A Brief Introduction to Temperature Sensing Elements
The temperature of a process is an important measure to know as it indicates whether or not the process is in control.
The selection of the temperature sensing method depends on
- the required temperature range
- the measuring accuracy required
- the speed of response needed from the control system
- the process chemicals and conditions
Changing temperatures produce proportionate changes in the properties of materials. These changed properties can be measured and used to indicate the temperature. The thermometer used at home to measure room temperature can be a filled system type, where trapped liquid or gas expands or contracts, or a bi-metallic strip device, where two dissimilar metal are coiled together and the length of each metal changes at a different rate and moves a pointer. These same devices, though more refined, are also used in industry. Their temperature range is generally -50oC to 600oC.
When high temperatures exist and accurate measurements are needed thermocouples and Resistance Thermal Devices (RTD) are two common industrial sensing methods used.
Thermocouples consist of two wires of dissimilar refined metals in contact at both the sensing and the measuring ends. A difference in temperature between the ends produces a proportional electric current that can be measured. Thermocouples respond quickly to temperature changes with the speed of response being affected by the wire thickness. They are used at temperatures from –200oC to 2000oC depending on the metals selected for the wires.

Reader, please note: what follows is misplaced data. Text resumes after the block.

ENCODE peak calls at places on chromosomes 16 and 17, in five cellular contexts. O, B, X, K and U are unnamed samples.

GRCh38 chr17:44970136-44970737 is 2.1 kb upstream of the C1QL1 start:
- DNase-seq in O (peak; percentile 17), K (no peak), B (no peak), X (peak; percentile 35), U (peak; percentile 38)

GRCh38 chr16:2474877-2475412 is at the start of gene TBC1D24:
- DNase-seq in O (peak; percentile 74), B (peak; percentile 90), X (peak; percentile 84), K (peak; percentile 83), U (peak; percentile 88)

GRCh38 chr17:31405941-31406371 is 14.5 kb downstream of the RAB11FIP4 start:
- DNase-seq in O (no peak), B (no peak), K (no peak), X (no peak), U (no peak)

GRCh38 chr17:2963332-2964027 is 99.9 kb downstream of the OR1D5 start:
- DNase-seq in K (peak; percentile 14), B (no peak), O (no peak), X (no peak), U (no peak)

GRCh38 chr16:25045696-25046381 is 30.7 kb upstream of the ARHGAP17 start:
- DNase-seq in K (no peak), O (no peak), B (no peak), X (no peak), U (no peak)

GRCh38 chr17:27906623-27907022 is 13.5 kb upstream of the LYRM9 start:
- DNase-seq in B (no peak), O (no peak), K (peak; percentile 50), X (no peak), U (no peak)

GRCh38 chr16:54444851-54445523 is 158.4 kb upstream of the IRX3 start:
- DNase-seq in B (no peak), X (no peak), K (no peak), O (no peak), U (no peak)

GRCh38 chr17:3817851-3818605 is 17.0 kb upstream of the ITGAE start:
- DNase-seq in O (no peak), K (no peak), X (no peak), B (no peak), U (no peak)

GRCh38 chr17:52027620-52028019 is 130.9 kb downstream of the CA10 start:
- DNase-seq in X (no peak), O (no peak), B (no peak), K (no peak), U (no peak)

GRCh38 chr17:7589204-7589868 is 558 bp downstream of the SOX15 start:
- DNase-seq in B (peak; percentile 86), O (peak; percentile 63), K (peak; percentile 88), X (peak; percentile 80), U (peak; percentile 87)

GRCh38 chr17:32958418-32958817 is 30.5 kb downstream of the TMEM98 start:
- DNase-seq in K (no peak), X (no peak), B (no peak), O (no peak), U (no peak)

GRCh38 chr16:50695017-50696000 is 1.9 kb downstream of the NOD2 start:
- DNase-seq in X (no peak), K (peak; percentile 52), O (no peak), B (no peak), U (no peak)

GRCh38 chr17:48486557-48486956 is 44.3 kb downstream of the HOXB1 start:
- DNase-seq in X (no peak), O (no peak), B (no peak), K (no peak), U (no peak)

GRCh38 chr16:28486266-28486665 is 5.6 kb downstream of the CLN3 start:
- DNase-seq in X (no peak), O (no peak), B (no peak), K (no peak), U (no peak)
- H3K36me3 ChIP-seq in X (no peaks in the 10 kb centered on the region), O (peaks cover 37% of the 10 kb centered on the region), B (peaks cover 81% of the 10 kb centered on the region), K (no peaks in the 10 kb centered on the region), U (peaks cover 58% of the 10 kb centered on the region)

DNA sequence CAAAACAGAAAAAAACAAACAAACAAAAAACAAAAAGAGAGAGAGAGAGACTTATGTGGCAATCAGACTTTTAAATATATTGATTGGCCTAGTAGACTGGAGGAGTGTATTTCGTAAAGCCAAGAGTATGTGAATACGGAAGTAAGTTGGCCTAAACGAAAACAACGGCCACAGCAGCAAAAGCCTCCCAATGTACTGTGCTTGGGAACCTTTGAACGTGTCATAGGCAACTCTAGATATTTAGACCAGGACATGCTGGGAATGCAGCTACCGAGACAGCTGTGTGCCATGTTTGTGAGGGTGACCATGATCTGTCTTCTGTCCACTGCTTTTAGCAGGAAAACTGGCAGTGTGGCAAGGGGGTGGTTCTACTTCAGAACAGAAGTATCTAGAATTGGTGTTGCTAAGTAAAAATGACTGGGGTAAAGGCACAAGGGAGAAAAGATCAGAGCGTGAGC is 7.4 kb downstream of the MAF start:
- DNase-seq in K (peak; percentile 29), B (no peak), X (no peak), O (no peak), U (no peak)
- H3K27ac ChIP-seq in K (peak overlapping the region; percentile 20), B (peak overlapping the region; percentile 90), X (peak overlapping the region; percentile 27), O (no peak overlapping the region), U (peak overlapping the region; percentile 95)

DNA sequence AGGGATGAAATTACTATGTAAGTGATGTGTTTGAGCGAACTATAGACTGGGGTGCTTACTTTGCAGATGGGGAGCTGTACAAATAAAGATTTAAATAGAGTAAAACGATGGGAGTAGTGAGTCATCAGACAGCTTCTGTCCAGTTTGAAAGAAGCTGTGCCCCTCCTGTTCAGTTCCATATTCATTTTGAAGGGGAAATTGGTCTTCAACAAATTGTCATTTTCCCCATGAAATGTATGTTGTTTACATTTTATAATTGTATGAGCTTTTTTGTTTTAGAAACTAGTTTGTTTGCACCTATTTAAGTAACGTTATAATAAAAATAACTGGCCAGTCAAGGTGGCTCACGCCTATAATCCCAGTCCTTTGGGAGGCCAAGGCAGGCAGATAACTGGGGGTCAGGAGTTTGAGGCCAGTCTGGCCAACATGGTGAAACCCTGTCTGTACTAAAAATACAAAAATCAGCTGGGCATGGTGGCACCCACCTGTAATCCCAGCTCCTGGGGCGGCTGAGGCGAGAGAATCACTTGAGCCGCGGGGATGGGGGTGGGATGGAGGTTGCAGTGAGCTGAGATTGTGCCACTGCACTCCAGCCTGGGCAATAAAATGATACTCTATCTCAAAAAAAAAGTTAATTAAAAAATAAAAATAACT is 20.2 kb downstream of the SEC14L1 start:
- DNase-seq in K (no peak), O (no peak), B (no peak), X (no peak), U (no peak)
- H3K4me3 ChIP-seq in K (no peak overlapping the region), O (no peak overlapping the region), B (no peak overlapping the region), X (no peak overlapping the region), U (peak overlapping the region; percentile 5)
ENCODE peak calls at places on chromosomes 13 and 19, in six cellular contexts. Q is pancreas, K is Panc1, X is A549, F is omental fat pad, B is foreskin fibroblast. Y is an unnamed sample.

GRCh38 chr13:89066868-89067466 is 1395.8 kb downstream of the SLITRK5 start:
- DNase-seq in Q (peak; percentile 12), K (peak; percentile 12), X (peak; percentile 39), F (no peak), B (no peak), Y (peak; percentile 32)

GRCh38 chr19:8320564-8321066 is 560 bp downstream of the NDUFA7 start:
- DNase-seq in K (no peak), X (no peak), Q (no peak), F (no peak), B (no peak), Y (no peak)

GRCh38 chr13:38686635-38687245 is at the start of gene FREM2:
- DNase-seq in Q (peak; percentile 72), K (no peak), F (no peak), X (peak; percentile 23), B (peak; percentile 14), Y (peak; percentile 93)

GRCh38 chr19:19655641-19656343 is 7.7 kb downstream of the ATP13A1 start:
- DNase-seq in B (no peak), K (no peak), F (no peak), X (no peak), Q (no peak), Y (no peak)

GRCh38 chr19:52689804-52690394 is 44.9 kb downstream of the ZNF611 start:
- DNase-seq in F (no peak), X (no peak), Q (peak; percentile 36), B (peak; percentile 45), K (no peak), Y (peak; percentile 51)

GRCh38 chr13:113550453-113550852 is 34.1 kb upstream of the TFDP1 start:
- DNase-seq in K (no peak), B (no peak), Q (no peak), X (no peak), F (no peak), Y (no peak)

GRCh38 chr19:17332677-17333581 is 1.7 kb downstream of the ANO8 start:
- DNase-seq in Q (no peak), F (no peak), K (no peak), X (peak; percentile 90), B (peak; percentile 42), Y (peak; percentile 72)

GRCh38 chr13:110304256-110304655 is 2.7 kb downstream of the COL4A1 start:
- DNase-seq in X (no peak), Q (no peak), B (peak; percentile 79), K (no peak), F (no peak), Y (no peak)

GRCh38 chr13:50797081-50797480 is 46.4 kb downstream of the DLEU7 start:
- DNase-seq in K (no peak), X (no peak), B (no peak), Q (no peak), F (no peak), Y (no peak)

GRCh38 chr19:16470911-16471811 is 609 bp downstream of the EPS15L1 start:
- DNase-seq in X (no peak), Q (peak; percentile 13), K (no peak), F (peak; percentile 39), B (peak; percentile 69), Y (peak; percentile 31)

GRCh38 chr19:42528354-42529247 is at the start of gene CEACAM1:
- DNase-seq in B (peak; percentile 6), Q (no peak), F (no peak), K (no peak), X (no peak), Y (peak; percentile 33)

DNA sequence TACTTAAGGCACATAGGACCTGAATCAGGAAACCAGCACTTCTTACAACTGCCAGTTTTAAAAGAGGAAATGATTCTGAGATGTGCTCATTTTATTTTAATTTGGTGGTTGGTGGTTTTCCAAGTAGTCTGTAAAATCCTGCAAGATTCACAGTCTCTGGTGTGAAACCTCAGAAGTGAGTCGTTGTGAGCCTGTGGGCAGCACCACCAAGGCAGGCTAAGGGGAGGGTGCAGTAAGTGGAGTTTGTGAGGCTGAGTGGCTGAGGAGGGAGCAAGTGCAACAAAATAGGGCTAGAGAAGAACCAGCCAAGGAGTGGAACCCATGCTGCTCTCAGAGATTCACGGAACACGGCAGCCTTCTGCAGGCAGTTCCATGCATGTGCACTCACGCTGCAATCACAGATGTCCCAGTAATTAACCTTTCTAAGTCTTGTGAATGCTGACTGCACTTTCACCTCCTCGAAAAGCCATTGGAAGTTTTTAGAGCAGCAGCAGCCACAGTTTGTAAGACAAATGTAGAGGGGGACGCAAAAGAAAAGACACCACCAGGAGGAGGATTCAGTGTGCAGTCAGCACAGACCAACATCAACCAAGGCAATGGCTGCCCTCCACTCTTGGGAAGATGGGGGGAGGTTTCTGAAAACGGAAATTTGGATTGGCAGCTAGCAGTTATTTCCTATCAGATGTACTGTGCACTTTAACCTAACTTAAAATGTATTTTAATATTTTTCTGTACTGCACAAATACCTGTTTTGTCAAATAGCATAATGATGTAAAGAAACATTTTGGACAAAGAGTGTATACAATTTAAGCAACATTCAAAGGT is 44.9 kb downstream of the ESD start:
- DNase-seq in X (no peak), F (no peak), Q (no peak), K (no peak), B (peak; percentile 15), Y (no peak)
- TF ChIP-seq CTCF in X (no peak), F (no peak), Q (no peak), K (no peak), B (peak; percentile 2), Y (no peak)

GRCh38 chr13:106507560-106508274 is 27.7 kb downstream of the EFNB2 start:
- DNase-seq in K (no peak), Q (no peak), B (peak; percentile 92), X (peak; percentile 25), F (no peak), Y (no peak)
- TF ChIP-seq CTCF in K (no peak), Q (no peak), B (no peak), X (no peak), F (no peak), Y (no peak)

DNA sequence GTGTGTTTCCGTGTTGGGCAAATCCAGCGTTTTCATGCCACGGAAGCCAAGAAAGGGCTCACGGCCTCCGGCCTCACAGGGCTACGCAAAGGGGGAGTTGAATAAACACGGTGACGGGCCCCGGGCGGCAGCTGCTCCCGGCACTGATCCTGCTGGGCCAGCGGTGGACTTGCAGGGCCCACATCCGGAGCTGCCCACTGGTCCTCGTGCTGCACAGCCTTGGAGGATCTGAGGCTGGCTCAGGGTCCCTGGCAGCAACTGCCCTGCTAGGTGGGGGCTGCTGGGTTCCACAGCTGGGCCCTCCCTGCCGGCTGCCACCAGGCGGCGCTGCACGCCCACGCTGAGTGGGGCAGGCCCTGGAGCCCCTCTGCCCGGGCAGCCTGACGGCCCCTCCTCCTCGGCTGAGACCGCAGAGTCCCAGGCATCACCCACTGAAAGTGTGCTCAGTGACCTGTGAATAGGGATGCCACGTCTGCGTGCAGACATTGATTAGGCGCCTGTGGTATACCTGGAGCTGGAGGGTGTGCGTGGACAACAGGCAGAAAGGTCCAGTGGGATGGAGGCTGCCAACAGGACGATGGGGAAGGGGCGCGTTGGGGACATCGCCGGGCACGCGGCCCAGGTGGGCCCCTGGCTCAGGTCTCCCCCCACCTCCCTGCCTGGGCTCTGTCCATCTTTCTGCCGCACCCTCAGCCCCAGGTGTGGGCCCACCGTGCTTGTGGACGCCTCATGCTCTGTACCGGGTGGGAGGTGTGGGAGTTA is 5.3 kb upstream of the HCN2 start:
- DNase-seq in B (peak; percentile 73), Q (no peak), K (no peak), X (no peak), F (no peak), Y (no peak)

In a Resistance Thermal Device (RTD) temperature changes produce a proportionate electrical resistance in a length of refined metal wire that can be measured. They are used at temperatures from –250oC to 600oC. The sensor is a fine wire wound around an insulated core and the lot is encapsulated in epoxy resin or glass and protected by an outside sheath of stainless steel.
Encapsulating the wire significantly increases the response time (lag time) and makes RTD’s less favourable for control purposes where process temperature changes quickly.
RTD’s can be damaged by being subjected to excessive temperatures, by being chemically attacked by the process chemicals and from physical damage.
Mike Sondalini – Maintenance Engineer
We (Accendo Reliability) published this article with the kind permission of Feed Forward Publishing, a subsidiary of BIN95.com
If you found this interesting you may like the ebook Process Control Essentials.